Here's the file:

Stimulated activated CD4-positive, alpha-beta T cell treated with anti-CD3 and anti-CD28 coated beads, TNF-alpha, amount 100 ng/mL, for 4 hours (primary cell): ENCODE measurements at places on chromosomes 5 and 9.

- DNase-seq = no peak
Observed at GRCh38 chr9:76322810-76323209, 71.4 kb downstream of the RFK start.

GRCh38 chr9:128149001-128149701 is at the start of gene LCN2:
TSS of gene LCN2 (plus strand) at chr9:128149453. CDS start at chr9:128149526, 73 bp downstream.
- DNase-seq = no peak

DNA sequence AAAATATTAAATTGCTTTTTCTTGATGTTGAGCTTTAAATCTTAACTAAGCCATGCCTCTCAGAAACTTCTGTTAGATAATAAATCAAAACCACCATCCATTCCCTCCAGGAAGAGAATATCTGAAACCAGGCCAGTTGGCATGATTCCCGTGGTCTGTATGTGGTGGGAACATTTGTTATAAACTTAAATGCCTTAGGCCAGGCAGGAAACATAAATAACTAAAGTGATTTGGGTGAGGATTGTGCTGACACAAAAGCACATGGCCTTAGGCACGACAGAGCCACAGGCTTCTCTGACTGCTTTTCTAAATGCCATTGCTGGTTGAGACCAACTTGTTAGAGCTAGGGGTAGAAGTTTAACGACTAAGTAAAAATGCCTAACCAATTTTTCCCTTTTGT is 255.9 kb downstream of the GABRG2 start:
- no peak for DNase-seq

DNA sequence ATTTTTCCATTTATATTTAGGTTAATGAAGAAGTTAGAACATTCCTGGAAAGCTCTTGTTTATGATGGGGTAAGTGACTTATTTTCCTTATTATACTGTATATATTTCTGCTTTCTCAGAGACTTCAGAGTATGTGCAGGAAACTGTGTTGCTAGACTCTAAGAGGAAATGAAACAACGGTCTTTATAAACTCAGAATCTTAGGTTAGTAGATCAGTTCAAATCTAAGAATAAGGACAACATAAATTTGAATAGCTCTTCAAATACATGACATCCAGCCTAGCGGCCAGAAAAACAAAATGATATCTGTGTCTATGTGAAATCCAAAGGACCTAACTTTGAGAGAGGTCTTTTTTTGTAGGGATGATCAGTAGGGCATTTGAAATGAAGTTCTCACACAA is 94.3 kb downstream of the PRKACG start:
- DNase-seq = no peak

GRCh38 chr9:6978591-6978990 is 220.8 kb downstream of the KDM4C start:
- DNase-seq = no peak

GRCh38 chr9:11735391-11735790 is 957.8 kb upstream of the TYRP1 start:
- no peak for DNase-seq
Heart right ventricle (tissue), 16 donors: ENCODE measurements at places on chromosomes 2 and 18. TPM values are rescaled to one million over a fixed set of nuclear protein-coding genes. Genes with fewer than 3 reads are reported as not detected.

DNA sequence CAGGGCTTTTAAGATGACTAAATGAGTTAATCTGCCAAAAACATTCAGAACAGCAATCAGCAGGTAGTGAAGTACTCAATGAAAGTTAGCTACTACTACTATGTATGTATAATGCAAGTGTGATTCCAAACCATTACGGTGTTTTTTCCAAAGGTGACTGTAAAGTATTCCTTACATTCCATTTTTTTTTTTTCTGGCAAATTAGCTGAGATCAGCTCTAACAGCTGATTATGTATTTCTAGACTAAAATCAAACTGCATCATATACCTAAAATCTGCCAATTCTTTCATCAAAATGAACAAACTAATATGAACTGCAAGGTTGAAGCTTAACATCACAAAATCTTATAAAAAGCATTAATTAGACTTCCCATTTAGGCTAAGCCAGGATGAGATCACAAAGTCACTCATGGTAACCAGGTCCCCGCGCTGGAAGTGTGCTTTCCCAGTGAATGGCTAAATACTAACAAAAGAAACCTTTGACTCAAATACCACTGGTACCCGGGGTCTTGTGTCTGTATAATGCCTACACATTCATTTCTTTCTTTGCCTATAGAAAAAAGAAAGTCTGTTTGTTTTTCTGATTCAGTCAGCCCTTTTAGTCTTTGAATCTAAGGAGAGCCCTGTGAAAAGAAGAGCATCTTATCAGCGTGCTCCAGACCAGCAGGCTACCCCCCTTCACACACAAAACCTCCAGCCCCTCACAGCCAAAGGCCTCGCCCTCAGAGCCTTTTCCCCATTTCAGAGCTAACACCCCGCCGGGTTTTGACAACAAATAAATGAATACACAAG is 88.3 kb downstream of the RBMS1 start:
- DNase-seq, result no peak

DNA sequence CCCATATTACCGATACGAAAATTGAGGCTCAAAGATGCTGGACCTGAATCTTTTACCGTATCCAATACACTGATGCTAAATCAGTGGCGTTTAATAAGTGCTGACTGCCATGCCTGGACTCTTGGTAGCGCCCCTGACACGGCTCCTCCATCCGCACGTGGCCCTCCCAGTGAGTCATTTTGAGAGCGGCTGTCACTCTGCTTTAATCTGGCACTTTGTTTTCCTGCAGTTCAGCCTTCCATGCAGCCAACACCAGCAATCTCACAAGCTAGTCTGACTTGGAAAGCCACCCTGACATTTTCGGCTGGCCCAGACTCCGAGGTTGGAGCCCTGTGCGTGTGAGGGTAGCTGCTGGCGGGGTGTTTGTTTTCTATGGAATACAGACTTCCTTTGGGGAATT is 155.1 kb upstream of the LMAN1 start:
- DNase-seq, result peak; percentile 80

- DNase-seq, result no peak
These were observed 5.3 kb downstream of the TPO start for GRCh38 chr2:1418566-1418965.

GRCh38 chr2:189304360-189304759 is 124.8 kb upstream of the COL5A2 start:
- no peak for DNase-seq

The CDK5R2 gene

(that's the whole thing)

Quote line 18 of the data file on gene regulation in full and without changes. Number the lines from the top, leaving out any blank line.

DNA sequence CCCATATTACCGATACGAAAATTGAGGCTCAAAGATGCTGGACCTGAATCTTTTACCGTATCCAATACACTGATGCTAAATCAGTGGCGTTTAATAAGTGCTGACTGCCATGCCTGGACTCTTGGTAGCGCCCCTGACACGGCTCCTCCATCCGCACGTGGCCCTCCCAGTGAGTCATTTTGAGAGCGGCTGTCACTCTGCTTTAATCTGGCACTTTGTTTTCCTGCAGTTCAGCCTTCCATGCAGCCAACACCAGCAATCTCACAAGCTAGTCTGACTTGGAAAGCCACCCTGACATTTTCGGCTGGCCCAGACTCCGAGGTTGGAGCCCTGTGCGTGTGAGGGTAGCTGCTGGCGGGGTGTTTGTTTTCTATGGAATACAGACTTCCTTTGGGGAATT is 155.1 kb upstream of the LMAN1 start: